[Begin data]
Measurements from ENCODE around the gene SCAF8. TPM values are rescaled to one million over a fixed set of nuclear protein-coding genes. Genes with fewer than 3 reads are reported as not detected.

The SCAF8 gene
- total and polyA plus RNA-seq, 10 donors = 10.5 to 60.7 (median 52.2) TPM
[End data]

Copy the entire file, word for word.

Measurements from ENCODE around the gene SCAF8. TPM values are rescaled to one million over a fixed set of nuclear protein-coding genes. Genes with fewer than 3 reads are reported as not detected.

The SCAF8 gene
- total and polyA plus RNA-seq, 10 donors = 10.5 to 60.7 (median 52.2) TPM